Yearbook staff earns Columbia award


Warrior yearbook photo

In the news room at Utica High, editors Cassidy Eskew and Lauren Kerr edit yearbook proofs before they are sent out for publication in the yearbook.

Joshua Rhodes, Reporter

Columbia University’s Scholastic Press Association recently awarded Gold status the the Warrior yearbook, along with All-Columbian Honors in all possible areas.
The yearbook staff earned the award while completing the book from home virtually.
“It speaks volumes,” principal Tom Lietz said, “for the commitment of the journalism program at Utica.”
It’s a big accomplishment that the staff completed everything, from interviewing to designing, virtually.
“It was the pride in wanting to share the yearbook with the kids who ordered it,” Lietz said, “and the excitement that surrounded that.”
At the time, completing the book virtually was a challenge, especially when the staff was only given one day to gather materials before being sent home last March.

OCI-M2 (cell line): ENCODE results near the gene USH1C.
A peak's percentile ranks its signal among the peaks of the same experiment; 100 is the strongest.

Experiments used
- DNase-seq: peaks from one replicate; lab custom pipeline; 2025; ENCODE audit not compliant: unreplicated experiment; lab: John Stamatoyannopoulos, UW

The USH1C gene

“It was a big challenge to do the yearbook virtually,” senior editor Cassidy Eskew said. “Last year when no one really knew what was going to happen, we didn’t have a plan.”
Editors scrambled in the news room, making sure they took home anything necessary to complete the book. Reporter’s Notebooks with interview and printed proofs were just the beginning. The students also created chats and other ways to reach out to each other while working from home.
“At the time corona hit,” Eskew said, “the editors were in the last stages of our editing process for the final pages before the whole book would be submitted.”
The staff already had some of the yearbook finished, which was helpful, as they didn’t have to do everything virtually.
“If staff members didn’t finish their page, the editors would finish it for them,” Eskew said, “and we were going crazy emailing, social media direct messaging, and texting students to ask them interview questions.”
Staff put in a lot of work to get the yearbook out and had to spend time sending emails and asking questions constantly to finish it.
“I was very surprised that we had won the Columbia award,” Eskew said. “I really wasn’t expecting anything.”
Grateful that they were able to complete the book without missing any deadlines, many were surprised when it was announced they had won the Columbia award.
This year, the staff began the year with even more challenges, as students have not been in school.
“The staff’s up to the challenge,” adviser Stacy Smale said.